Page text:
Table 1. Approximate distance from central points in origin states to central points in destination states

Source: U.S. Department of Agriculture, Agricultural Marketing Service, Truck Rate Report (

The U.S. Department of Agriculture’s Agricultural Marketing Service (AMS) provides weekly categorical transportation shortage information ranging from “severe shortage” to “surplus” for specialty crops, when available. Figure 1 reports the percentage of weeks that fall into “shortage,” “adequate,” and “surplus” categories for the country during typical citrus harvest seasons (October to June). Nationwide, all seasons, expect 2017, show that truck supply is mostly adequate with surpluses being relatively rare. 2008 had the highest surplus at 28 percent of weeks.

Figure 2. Florida truck supply during the citrus harvest season

Source: U.S. Department of Agriculture, Agricultural Marketing Service, Truck Rate Report (

The data tell a different story for Florida (Figure 2), where there were more instances of shortages and surpluses than adequate supply in the 2010, 2011, 2013, 2014 and 2016 seasons. There were more weeks with shortages than combined adequate and surplus supply. It is likely that these swings will be reflected in weekly truck rates, but rates will appear to be far less dramatic when the entire season is examined.

Figure 3a. Per-mile estimate of fresh produce shipping costs, for shipments originating in Florida, in 2018 dollars

Source: U.S. Department of Agriculture, Agricultural Marketing Service, Truck Rate Report (
Figure 3b. Per-mile estimate of fresh produce shipping costs, for shipments originating in Texas, in 2018 dollars

Source: U.S. Department of Agriculture, Agricultural Marketing Service, Truck Rate Report (
Figure 3c. Per-mile estimate of fresh produce shipping costs, for shipments originating in California, in 2018 dollars

Source: U.S. Department of Agriculture, Agricultural Marketing Service, Truck Rate Report (

Figures 3a, 3b and 3c illustrate the per-mile cost of transporting fresh produce from citrus-producing states over time using the previously mentioned AMS data. AMS cost estimates assume open market shipping costs (including brokers’ fees) based on a single load to a single destination. Rates are based on typical loads in 48-foot to 53-foot refrigerated trailers from the origin shipping district to the destination receiving city (Willkie, 2019) and were converted to 2018 dollars. It should be noted that the shipping rates are quoted for specific city destinations. However, this state-level analysis chooses a central location within the state for creating per-mile estimates (Table 1).

All citrus-producing states show a general increase in costs from the 2005 to 2017 seasons. The 2018 season shows an 11 percent drop in costs from the 2017 season ($2.91 per mile in 2017 and $2.58 per mile in 2018, not shown in figures) which is consistent with the 40 percent drop in the number of shortages from the 2017 season. Shortages were observed in 54 percent of weeks in the 2017 season and 13 percent of weeks in the 2018 season.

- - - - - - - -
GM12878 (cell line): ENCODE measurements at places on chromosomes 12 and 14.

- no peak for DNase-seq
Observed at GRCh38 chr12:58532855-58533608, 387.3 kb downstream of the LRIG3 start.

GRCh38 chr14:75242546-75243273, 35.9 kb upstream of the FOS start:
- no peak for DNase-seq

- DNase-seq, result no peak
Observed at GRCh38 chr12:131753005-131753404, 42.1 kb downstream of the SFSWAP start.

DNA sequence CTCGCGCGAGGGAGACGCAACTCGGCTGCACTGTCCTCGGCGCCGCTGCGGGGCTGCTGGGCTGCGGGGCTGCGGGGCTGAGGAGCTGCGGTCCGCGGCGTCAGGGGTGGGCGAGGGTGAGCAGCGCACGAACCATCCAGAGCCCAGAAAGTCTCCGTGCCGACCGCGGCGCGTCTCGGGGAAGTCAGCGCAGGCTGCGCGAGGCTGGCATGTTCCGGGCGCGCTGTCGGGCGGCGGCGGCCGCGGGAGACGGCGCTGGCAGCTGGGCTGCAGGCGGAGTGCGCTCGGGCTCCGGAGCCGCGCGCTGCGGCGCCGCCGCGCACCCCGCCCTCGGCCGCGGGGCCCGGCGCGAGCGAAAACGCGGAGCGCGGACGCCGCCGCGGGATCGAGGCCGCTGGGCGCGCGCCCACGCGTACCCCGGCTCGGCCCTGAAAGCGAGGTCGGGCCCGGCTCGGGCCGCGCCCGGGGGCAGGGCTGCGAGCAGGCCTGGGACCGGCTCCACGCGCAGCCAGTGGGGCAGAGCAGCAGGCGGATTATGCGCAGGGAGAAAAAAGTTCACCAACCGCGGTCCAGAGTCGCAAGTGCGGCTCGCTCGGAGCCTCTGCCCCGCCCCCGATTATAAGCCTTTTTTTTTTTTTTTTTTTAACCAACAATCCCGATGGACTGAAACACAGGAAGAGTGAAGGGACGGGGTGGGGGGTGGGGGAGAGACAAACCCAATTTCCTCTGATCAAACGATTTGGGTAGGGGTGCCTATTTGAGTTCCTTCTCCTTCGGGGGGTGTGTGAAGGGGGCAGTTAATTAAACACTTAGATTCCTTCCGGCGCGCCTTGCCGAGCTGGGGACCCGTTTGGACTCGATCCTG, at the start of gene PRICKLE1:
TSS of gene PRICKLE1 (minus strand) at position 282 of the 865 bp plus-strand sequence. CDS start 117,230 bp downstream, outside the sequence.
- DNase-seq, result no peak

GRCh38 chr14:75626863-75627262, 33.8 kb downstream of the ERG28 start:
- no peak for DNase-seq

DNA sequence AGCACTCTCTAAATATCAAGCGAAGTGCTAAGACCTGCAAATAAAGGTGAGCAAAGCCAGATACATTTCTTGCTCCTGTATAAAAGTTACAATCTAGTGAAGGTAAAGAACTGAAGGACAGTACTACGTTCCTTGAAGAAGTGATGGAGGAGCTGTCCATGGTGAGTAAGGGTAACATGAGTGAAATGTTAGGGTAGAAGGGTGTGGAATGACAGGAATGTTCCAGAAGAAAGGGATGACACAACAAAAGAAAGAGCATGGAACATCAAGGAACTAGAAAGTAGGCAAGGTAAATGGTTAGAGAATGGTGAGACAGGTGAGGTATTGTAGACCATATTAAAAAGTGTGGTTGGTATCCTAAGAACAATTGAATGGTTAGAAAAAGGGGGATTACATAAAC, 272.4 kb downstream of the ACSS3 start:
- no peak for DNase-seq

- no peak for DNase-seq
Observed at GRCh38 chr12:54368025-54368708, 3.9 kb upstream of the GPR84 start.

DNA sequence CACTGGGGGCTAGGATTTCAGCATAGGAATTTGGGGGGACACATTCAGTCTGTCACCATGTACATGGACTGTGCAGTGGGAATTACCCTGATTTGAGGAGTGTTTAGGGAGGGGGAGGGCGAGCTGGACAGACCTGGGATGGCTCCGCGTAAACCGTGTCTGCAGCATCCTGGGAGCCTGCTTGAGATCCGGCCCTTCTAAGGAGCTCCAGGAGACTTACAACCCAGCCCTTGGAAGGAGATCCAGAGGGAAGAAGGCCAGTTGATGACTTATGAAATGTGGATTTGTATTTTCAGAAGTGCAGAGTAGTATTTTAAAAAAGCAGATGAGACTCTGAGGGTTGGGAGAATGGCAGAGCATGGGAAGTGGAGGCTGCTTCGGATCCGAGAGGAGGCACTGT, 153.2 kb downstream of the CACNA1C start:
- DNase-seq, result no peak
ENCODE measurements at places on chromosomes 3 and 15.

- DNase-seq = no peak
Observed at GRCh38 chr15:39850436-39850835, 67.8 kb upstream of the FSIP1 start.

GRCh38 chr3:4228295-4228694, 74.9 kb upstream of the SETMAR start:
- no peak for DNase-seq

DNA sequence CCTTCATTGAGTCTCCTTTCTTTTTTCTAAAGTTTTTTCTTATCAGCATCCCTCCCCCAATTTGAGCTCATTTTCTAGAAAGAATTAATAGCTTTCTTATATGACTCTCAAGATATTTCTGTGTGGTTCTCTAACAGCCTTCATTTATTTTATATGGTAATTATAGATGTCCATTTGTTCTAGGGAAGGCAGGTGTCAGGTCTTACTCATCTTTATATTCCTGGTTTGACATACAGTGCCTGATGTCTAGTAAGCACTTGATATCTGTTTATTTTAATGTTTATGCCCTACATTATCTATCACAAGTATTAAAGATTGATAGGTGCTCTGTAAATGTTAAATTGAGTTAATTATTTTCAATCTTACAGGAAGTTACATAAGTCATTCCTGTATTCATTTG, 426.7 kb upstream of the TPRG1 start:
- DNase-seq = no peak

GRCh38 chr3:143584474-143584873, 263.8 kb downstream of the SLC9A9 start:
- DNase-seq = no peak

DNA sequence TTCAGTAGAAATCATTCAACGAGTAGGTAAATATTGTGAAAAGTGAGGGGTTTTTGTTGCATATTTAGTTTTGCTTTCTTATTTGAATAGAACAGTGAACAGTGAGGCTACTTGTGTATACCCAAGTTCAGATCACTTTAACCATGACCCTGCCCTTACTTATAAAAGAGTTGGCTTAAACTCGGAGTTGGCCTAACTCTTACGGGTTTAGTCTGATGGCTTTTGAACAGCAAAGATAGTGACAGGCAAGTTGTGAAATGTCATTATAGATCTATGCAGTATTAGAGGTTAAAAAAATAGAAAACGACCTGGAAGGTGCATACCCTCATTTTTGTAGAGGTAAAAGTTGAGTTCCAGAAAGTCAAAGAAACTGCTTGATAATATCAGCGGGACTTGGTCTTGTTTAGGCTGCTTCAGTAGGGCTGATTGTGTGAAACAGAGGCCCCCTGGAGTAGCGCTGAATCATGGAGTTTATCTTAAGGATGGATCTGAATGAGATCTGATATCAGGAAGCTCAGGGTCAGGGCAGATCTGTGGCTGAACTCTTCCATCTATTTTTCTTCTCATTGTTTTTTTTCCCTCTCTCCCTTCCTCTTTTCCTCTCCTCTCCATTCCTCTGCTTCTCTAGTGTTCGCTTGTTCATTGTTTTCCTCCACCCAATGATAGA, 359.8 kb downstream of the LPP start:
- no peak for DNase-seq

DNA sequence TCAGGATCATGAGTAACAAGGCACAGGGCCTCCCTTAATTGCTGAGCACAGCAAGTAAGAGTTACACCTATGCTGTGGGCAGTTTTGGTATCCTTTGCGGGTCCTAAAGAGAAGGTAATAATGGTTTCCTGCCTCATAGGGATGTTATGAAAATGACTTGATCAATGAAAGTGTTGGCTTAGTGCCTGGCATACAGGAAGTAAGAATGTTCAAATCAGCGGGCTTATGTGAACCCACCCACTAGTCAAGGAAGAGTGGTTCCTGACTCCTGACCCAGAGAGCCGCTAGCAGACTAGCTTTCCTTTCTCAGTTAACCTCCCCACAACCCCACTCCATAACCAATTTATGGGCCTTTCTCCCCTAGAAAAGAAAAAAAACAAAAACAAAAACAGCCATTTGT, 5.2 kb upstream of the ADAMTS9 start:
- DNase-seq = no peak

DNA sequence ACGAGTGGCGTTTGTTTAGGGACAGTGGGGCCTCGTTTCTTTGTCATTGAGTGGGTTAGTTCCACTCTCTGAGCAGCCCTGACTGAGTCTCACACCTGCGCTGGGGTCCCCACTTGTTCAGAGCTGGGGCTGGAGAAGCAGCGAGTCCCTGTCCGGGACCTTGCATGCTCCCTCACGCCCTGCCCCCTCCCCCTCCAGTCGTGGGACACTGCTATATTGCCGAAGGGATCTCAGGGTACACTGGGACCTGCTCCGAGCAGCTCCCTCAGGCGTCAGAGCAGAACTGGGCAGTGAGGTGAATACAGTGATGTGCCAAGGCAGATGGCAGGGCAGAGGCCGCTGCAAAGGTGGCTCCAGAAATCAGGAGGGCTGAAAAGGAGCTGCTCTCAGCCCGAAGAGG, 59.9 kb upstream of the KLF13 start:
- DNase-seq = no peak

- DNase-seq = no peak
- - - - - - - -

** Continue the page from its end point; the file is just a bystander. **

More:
The figures also show that per-mile prices are clustered where mileage is similar. However, it should be noted that closer distances, though they will have a smaller total cost, will have a high per-mile cost, relative to other locations (see, for example, Florida to Georgia in Figure 3a). On average, per-mile costs from Florida ($2.74 per mile) are higher than California ($2.45 per mile) and Texas ($2.46 per mile), though total costs are expectedly lower since Florida is substantially closer to eastern markets.

The 2018 cost estimates show an increase in per-mile costs over time. This is likely due to shortages caused by stringent hiring policies and drivers preferring shorter trips. While the ELD mandate will increase travel time, there is no clear indication that it will affect already rising transportation costs.

There are, however, other costs that the mandate may affect that are not addressed here: increased food waste due to increased contamination risks since citrus products will be in transit for longer periods, increased refrigeration costs as drivers will be off duty for longer periods, increased CO2 emissions related to refrigeration costs, increased pair driving to ensure on-time deliveries, and possible switches in rate structures to reflect longer travel times to attract more drivers to the industry. Since the ELD mandate is not yet in effect, we can only speculate on the effect the new policy will have on transportation costs.

Acknowledgements: The author thanks Shellye Suttles and an anonymous reviewer for their useful comments on this article.

Tara Wade is an assistant professor at the University of Florida Institute of Food and Agricultural Sciences Southwest Florida Research and Education Center in Immokalee.